The best books if you’re delusional and want to pretend you live in 1940s Manhattan

Robert Trachtenberg Author Of Red-Blooded American Male: Photographs
By Robert Trachtenberg

The Books I Picked & Why

The Stories of John Cheever

By John Cheever

The Stories of John Cheever

Why this book?

Winner of both the Pulitzer Prize and the National Book Award, this is the gold standard - it doesn’t get any better than this. Cheever is to the short story what Edward Hopper is to painting: an absolute master at conveying the inner life of his characters, and to quote Philip Roth, “an enchanted realist.” I know many people say they don’t like short stories because there isn’t enough character/plot development, but these stories are like a beautifully engineered watch - everything you need is there.


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Short Stories: Five Decades

By Irwin Shaw

Short Stories: Five Decades

Why this book?

Like Cheever, Shaw was a fellow New Yorker contributor but his work is grittier than Cheever’s and was best summed up in The New York Times: “[Shaw] has a primitive skill possessed by very few sophisticated men.” Winner of two O. Henry awards, I would say he is the “meat and potatoes” short story master - but it’s Prime USDA.


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The Amazing Adventures of Kavalier & Clay

By Michael Chabon

The Amazing Adventures of Kavalier & Clay

Why this book?

Another Pulitzer Prize winner, but this time there’s nothing short about this story - it’s epic! To quote the flap: “A young escape artist and budding magician named Joe Kavalier arrives on the doorstep of his cousin, Sammy Clay. While the long shadow of Hitler falls across Europe, America is happily in thrall to the Golden Age of comic books, and in a distant corner of Brooklyn, Sammy is looking for a way to cash in on the craze. He finds the ideal partner in the aloof, artistically gifted Joe, and together they embark on an adventure that takes them deep into the heart of Manhattan, and the heart of old-fashioned American ambition.” A great, page-turning pleasure ride.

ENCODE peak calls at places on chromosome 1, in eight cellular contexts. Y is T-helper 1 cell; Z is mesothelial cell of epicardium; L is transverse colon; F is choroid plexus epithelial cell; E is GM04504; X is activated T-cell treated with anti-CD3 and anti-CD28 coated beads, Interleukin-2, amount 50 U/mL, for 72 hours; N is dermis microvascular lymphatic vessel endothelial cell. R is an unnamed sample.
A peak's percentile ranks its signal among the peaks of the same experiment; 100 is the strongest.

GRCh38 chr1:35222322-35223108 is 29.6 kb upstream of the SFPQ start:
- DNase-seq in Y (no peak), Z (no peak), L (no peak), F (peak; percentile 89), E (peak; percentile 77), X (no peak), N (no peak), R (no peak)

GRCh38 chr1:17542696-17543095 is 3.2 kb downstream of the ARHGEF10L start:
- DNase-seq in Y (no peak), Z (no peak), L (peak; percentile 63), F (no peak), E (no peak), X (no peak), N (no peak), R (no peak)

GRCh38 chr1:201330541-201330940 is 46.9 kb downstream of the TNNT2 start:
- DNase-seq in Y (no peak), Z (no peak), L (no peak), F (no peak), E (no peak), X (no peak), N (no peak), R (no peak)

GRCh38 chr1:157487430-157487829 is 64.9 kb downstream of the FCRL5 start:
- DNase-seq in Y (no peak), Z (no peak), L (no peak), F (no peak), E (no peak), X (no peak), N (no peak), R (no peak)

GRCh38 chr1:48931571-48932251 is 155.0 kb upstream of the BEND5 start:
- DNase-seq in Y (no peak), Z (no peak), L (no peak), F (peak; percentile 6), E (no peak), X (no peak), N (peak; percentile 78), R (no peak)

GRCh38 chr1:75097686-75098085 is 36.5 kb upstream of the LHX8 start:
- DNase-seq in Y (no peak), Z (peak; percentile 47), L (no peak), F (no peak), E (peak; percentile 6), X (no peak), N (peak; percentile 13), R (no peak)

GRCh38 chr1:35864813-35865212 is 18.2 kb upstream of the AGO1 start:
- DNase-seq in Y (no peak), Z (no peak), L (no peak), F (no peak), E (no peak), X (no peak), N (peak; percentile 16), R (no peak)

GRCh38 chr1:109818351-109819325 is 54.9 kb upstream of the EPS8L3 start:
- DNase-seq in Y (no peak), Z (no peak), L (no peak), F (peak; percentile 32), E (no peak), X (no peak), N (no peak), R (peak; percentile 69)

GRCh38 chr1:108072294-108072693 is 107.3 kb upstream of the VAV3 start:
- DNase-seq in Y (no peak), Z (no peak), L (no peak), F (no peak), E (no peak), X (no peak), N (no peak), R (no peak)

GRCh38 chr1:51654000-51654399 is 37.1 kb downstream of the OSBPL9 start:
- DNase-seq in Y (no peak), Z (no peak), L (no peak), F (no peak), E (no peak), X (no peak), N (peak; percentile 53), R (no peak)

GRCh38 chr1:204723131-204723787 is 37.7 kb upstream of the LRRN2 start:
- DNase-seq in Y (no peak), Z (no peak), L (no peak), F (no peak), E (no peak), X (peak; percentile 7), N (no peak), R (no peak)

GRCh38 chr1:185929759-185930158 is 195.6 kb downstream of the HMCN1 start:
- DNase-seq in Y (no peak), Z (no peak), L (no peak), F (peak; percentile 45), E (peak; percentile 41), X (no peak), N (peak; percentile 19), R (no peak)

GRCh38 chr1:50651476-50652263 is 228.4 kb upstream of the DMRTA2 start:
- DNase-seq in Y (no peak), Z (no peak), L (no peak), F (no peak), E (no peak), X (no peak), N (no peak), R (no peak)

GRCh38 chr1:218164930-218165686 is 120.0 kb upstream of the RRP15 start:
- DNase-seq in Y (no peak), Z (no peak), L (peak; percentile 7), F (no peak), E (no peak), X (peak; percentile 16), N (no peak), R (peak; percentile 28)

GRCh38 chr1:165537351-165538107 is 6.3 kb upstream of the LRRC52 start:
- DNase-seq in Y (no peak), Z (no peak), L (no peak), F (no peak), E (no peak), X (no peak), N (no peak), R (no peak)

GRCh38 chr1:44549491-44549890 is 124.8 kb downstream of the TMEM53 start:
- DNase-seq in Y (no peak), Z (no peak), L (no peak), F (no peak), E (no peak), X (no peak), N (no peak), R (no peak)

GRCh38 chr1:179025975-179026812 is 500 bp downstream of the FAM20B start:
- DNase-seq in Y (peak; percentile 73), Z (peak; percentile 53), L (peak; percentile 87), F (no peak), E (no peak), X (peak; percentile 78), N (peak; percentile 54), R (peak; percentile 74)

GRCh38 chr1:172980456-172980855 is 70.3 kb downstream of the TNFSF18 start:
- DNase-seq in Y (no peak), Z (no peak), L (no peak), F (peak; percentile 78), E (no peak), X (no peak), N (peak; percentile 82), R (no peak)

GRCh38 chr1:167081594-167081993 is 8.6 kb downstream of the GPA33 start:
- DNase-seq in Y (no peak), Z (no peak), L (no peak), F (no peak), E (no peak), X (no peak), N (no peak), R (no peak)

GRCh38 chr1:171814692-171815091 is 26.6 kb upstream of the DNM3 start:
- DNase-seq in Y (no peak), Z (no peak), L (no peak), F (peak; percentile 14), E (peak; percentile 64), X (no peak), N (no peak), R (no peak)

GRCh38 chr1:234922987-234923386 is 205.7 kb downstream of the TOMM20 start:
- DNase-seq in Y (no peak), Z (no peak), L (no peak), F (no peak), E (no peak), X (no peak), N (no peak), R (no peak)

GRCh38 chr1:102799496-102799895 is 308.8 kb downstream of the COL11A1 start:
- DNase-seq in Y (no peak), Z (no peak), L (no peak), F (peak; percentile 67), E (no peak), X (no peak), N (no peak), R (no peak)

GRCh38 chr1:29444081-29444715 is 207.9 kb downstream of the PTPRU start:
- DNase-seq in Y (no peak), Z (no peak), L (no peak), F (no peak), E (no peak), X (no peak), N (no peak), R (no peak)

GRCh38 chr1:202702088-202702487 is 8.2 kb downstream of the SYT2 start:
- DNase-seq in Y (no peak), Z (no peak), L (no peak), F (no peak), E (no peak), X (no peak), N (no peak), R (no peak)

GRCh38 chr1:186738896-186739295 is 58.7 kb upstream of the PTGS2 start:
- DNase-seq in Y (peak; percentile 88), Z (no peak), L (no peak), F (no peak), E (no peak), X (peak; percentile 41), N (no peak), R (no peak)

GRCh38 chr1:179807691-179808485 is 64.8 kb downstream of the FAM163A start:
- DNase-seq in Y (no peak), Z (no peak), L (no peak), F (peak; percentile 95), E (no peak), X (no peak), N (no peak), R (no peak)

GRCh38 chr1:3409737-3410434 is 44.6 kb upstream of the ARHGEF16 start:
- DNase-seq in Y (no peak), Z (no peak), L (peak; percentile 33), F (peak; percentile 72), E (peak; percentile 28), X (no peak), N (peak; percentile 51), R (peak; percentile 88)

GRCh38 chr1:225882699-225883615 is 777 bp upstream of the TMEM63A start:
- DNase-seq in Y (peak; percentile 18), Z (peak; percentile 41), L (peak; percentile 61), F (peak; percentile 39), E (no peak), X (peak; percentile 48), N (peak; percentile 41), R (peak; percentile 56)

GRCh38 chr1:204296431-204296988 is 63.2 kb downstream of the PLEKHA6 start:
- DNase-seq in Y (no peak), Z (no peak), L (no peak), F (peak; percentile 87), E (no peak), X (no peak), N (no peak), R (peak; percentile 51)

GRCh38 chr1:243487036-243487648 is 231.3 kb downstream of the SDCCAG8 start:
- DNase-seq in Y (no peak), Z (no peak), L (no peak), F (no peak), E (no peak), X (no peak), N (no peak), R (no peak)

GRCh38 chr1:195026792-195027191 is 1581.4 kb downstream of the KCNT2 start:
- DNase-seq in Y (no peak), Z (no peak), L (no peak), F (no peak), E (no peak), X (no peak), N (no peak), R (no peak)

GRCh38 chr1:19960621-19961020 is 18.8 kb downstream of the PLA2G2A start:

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Manhattan, When I Was Young

By Mary Cantwell

Manhattan, When I Was Young

Why this book?

This is an elegant, finely written memoir by a former writer and editor at Vogue, Mademoiselle and the New York Times that offers an interesting hook: her story is set in five different apartments in Manhattan as her life progresses from single working girl to professional and personal success and hardships including motherhood and divorce. If you’ve ever dreamed of working at a magazine in New York City - particularly during this golden period, then this is the book for you.


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The Grand Surprise: The Journals of Leo Lerman

By Leo Lerman

The Grand Surprise: The Journals of Leo Lerman

Why this book?

I’m not going to lie: this is not for everyone. You really have to be interested - and conversant - in the cultural world of post-war Manhattan (and beyond) for this to sink in. Lerman, who was features editor at Vogue and editor at Vanity Fair among other jobs, was at the center of it all. I could name drop from the book for days, but trust me, everyone from Marlene Dietrich to William Faulkner were regular guests at his parties. More importantly, his position allowed him to champion the careers of artists in every field - writers, singers, painters, etc. An astute social critic, the book offers a dazzling look at a very specific time and place in American culture. Surprisingly, I found that passages regarding his adolescence to be among the most lyrical and moving.


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